LONDON — When Stanley Tucci makes a commitment, he doesn’t fool around.
He married London-based literary agent Felicity Blunt last year, then decided to say cheerio to America and set up shop in Ol’ Blighty.
The 52-year-old will be among friends. Blunt is the older sister of Tucci’s The Devil Wears Prada co-star Emily Blunt who introduced them a few years ago.
So far, he’s made some inquiries about acting and directing on the West End stage and he’s investigating the possibility of lining up some Brit TV and film gigs, but there’s nothing official to report.
“It’s all been very exciting,” said Tucci, who was promoting his latest movie Jack the Giant Slayer at the historic Hampton Court Palace just an hour’s drive south of his new home.
The move across the pond doesn’t mean he’ll give up parts in American studio pictures such as Jack the Giant Slayer, which opens in theatres March 1, or The Hunger Games: Catching Fire set for release in November.
Instead, he continues to keep his options open while reminding his questioner that the Bryan Singer-directed Jack the Giant Slayer was filmed in England, and specifically some sequences at the Hampton Court Palace.
Indeed, he’ll always travel to where the work is; once a gypsy always a gypsy. In fact, he decided on a wandering actor’s life at a young age growing up in Katonah, New York.
“I was never really comfortable as myself within my own skin,” said Tucci.
“I remember walking onstage as a kid, doing a play, and I was completely at home. I felt much more comfortable onstage than I did off the stage.”
The devotion has served him well. He’s a thespian of many talents.
For instance, Tucci earned an Oscar nomination for his serial killer portrayal in The Lovely Bones, but Singer didn’t hesitate to sign him to play the silly villain Roderick in Jack the Giant Slayer.
“It was Stanley’s idea to do the teeth and the hair and the beetles on the jacket,” said Singer of Roderick’s outlandish look. “I knew the performance had to be somewhat heightened but he got away with it because he’s very talented.”
Loosely based on Jack and the Beanstalk and Jack the Giant Killer fables, the action movie features farm boy Jack (Nicholas Hoult), the gallant knight Elmont (Ewan McGregor) and the ruthless Roderick (Tucci) who are on a quest to save Princess Isabelle (Eleanor Tomlinson).
She’s being held prisoner in the giant sky land of Gantua, newly connected to the earthly Cloister kingdom by a magical beanstalk.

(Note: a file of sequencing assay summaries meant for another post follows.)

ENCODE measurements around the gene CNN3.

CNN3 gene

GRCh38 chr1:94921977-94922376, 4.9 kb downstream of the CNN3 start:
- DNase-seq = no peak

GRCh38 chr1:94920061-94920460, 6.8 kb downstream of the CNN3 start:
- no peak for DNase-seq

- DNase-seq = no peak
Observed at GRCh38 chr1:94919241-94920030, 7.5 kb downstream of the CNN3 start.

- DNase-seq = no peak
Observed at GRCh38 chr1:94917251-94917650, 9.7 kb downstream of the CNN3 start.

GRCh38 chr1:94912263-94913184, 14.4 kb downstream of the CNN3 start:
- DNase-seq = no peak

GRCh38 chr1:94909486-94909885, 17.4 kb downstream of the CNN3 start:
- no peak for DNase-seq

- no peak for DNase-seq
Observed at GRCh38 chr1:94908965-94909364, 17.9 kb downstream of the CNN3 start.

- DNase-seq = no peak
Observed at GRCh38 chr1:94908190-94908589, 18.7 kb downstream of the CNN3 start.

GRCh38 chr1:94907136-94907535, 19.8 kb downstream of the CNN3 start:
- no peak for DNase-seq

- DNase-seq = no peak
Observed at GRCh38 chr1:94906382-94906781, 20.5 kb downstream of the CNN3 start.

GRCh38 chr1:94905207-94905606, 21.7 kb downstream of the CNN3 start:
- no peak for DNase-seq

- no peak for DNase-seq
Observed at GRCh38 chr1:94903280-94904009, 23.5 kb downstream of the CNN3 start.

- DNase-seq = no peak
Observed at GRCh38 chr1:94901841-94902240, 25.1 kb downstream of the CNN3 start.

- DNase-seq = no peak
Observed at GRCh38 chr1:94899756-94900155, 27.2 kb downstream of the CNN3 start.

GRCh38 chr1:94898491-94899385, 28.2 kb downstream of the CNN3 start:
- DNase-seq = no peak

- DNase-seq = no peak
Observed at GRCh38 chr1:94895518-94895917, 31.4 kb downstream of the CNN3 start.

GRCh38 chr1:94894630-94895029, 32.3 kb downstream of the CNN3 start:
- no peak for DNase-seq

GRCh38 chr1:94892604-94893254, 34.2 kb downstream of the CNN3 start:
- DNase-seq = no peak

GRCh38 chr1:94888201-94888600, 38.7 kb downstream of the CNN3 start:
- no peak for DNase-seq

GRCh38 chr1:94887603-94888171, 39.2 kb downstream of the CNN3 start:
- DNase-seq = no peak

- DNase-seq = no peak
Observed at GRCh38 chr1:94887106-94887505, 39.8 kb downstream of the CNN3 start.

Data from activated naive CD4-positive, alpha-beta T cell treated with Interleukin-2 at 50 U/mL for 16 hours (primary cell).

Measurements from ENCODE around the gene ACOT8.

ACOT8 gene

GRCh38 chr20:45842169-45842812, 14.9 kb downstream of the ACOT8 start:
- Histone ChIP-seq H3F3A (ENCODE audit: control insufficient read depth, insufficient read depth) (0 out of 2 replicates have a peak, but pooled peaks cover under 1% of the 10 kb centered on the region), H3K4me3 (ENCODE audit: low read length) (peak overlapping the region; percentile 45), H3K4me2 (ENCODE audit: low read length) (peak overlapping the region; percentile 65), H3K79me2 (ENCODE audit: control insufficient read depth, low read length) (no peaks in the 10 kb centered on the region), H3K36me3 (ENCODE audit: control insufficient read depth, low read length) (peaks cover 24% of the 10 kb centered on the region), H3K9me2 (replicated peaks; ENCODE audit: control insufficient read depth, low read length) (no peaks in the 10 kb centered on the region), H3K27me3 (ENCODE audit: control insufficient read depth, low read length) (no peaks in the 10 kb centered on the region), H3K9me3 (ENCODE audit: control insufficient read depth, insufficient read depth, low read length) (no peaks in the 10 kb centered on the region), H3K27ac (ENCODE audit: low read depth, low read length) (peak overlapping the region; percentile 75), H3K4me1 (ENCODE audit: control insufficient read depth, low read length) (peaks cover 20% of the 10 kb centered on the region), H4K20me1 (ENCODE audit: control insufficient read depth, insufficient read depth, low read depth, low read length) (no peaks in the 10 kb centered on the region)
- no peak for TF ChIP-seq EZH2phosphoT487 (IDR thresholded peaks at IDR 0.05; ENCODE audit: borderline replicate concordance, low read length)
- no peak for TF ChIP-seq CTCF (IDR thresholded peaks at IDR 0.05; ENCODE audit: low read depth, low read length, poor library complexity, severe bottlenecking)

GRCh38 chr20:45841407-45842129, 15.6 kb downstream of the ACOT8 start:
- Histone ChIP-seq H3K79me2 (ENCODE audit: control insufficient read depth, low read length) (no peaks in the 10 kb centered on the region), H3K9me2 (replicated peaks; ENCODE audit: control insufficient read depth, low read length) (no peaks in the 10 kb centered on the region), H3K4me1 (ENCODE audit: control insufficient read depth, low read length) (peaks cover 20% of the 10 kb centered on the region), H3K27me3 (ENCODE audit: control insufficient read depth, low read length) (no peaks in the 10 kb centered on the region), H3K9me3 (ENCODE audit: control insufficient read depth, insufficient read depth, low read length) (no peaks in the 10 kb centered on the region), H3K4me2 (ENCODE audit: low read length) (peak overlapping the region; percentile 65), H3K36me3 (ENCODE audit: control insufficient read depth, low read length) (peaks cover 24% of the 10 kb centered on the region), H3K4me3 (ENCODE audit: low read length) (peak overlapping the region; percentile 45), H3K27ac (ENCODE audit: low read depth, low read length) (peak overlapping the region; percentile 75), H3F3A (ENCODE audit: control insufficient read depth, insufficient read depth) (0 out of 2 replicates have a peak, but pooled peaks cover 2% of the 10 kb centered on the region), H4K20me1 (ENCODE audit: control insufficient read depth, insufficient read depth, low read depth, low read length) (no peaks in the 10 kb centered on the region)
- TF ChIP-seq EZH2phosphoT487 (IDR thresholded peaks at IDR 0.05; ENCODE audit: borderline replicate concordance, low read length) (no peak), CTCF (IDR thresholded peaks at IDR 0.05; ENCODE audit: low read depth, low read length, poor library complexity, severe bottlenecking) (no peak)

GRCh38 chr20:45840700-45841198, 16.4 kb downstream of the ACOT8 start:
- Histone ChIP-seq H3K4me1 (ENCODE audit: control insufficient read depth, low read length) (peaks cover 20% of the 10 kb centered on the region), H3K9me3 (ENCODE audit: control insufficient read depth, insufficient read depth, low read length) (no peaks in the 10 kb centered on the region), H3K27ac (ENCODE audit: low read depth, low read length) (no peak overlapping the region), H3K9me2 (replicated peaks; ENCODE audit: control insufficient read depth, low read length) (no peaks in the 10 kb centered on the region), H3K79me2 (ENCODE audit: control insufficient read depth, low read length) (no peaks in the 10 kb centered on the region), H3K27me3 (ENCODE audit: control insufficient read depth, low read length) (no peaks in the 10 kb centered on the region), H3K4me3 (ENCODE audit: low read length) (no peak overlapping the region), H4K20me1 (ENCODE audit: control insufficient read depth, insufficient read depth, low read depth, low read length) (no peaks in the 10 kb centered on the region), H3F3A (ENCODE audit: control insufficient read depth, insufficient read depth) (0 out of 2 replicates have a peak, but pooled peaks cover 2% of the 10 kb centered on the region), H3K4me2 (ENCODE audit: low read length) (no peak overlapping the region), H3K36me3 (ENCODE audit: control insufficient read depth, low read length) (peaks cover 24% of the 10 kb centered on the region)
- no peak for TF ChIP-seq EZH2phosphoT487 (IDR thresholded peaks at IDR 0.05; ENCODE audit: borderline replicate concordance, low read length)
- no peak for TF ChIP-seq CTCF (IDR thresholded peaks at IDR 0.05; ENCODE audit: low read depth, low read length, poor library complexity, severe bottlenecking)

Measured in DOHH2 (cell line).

The subsequent battles between the Gantua giants and the Cloister mortals rely on modern special effects but the emoting is strictly from cinema’s past.
If McGregor’s portrayal of his knight references Errol Flynn’s Robin Hood from the 1938 film then Tucci’s performance recalls Basil Rathbone’s bad guy Sir Guy of Gisbourne, hair included.
“I swear I was doing him,” said Tucci smiling at the suggestion. “When they offered the role to me, I went, ‘Oh, my God, that’s fantastic. I’ve always wanted to do this.’ I love those old movies, so I’m telling you it’s just a shameless ripoff. I don’t really have a great imagination.”
The Hunger Games fans, who loved his portrayal of the flamboyant master of ceremonies Caesar Flickerman, know that’s not true. But so does Tucci, a respected and admired thespian.
The former New Yorker will confess to the fact that playing Roderick with a stylized English accent wasn’t as easy as he anticipated.
“It took me a while,” Tucci admitted. “I was here doing the film with my wife so it helped that I would sit in my trailer and run lines with her. I would also read things from the newspaper out loud on a tape recorder, and play it back over and over again, until I got it.”
The exaggeration of his performance was played strictly for laughs, however. “I would have gone even farther, but Bryan (Singer) pulled me back, and rightly so.”
Throughout his career, the play — or TV series or movie — has always been the thing, however slowly things developed for him.
In 1985, he made his movie debut in Prizzi’s Honor, managed co-starring parts in The Pelican Brief and the kids flick Beethoven, among others, over the next decade.
But he turned heads for the first time with one of the main roles opposite buddy Tony Shalhoub in 1996’s Big Night, a comedy-drama he co-directed about a special evening at an Italian restaurant. Two years later he received acclaim for his lead in the HBO biopic Winchell.
Over the last seven years, he’s enjoyed a resurgence emphasizing his varied abilities with co-starring roles opposite now good friend Meryl Streep in The Devil Wears Prada and Julie & Julia, followed by his Academy Award-nominated part in The Lovely Bones and now his outrageous Roderick in Jack the Giant Slayer.
Next up is his dastardly Greek-god Dionysus role in the fantasy sequel, Percy Jackson: Sea of Monsters, which is scheduled for release in August.
His versatility comes naturally.
“I believe that everybody has a multiple personality,” Tucci said. “I think that actors just allow themselves access to those personalities.”